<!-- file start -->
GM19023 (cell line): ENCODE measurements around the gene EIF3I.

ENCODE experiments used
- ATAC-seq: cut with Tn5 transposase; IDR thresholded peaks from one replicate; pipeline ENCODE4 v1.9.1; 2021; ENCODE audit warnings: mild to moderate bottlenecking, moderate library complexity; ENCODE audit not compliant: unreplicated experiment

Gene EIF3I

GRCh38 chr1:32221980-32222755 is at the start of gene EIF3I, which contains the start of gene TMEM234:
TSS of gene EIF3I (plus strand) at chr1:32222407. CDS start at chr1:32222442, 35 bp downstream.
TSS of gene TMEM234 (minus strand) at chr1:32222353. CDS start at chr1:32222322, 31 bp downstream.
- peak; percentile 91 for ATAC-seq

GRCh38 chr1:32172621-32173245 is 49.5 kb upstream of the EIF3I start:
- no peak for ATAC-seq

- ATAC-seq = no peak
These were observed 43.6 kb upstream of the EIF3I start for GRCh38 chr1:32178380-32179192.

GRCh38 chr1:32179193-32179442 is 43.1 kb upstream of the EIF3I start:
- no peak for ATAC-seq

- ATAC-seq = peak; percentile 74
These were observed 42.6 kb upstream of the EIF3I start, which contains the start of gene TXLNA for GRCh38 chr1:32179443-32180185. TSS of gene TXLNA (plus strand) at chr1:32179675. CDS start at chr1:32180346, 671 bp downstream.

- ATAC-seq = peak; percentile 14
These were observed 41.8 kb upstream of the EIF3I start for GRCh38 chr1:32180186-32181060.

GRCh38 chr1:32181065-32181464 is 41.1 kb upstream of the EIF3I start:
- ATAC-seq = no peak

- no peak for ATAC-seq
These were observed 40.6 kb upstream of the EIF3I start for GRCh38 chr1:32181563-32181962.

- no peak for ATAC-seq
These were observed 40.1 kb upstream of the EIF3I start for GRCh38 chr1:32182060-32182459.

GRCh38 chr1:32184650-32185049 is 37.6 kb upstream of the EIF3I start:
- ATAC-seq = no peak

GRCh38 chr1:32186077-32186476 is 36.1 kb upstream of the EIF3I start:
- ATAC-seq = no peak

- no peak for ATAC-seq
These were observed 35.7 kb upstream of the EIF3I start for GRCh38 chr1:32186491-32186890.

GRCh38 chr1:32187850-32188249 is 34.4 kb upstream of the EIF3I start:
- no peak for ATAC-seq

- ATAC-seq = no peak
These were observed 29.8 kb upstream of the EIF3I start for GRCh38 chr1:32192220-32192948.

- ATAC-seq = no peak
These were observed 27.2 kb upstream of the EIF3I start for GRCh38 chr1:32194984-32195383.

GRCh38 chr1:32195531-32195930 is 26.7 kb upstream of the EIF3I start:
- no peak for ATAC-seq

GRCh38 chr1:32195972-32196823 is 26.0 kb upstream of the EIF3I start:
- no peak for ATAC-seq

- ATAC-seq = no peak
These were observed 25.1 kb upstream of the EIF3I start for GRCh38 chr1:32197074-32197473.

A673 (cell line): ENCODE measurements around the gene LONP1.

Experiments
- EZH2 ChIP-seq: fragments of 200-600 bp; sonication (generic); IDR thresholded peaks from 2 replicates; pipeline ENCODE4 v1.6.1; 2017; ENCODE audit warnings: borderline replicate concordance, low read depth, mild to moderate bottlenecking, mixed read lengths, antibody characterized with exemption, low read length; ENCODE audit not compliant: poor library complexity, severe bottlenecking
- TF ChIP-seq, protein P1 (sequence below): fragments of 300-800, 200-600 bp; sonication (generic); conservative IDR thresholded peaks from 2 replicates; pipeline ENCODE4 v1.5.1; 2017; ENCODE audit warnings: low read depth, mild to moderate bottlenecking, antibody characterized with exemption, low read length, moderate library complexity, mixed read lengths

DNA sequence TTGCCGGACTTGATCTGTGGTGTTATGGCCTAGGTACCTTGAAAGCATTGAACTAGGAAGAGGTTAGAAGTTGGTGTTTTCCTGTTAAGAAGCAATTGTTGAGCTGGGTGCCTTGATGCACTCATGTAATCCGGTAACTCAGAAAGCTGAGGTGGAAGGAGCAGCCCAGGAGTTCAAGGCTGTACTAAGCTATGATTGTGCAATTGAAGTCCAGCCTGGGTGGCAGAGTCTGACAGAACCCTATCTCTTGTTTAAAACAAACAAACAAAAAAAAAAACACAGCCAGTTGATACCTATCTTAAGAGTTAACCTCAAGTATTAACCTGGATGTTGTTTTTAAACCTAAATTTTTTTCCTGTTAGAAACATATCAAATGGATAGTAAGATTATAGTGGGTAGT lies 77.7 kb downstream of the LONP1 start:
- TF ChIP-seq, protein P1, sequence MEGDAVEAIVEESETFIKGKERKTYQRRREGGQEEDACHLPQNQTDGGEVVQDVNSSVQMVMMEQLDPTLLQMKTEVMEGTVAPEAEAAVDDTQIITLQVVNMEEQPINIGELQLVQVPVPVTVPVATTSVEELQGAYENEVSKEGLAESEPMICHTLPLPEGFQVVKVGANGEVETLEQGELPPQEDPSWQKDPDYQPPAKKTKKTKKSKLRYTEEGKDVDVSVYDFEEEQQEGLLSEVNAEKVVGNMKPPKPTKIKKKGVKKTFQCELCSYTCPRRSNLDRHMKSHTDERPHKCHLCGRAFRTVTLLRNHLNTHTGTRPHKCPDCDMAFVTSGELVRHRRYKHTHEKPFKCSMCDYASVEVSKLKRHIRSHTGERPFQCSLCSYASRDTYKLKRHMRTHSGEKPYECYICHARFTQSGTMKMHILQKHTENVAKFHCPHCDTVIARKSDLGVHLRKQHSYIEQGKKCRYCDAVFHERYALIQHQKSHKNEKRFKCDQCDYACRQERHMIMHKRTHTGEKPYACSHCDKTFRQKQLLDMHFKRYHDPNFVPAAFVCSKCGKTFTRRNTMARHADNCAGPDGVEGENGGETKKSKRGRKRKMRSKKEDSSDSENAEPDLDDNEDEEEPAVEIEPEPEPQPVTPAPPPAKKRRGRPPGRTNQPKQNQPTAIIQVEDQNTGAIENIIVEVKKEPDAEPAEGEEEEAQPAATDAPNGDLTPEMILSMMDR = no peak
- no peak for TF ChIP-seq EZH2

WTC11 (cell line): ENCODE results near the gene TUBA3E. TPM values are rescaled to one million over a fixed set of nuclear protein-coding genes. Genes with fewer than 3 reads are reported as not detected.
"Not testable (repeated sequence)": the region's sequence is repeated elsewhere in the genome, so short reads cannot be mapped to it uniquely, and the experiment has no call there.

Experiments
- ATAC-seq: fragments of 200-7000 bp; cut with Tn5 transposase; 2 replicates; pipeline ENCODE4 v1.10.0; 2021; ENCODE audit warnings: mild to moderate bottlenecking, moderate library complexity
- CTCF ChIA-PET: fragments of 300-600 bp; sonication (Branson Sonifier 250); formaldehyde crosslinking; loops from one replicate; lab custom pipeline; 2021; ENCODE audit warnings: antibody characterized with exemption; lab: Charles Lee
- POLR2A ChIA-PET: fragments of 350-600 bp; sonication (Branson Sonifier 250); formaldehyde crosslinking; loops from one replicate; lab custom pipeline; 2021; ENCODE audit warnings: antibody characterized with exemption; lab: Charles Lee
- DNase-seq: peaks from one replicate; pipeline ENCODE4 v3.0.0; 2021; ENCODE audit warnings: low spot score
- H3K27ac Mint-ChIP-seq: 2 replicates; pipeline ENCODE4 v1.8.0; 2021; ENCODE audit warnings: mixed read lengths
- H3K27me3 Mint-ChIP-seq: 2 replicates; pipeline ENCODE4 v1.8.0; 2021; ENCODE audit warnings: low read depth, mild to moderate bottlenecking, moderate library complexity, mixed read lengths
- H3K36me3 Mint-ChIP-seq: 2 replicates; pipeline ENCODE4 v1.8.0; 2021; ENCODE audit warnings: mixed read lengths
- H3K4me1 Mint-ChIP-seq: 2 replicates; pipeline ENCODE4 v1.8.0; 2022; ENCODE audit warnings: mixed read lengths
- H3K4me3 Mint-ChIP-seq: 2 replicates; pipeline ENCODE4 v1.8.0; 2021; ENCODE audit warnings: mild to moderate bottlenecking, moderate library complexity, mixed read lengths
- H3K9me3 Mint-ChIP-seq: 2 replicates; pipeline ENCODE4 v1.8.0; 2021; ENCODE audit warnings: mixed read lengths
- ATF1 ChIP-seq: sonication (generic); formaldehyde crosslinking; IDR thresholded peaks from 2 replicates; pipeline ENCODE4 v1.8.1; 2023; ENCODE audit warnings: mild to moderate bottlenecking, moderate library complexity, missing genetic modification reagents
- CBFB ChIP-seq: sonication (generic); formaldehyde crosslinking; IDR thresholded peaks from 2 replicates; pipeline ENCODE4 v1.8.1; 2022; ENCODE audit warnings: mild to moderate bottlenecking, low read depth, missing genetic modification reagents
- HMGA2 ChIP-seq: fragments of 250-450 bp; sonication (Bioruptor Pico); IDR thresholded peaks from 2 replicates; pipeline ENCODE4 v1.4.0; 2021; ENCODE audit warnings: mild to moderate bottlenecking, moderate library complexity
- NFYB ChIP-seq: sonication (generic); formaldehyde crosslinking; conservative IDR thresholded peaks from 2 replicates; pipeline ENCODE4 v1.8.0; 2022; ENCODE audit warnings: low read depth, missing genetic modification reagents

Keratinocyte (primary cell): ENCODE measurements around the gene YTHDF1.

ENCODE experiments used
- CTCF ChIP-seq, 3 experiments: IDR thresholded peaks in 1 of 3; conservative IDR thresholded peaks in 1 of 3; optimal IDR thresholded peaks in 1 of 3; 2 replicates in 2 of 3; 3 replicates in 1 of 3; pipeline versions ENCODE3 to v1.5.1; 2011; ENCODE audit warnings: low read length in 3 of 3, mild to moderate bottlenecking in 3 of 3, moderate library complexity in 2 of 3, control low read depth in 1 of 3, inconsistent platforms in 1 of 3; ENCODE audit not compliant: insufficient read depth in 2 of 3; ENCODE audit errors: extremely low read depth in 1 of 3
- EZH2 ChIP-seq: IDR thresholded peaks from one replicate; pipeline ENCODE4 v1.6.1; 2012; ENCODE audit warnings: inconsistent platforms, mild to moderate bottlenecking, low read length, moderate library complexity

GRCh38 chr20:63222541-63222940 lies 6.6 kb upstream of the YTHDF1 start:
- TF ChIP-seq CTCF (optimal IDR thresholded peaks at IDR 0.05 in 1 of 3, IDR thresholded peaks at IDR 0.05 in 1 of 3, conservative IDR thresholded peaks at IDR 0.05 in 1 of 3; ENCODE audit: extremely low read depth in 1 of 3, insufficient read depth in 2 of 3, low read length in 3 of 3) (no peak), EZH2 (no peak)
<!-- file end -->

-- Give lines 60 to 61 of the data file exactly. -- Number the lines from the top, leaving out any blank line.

- H3K4me1 Mint-ChIP-seq: 2 replicates; pipeline ENCODE4 v1.8.0; 2022; ENCODE audit warnings: mixed read lengths
- H3K4me3 Mint-ChIP-seq: 2 replicates; pipeline ENCODE4 v1.8.0; 2021; ENCODE audit warnings: mild to moderate bottlenecking, moderate library complexity, mixed read lengths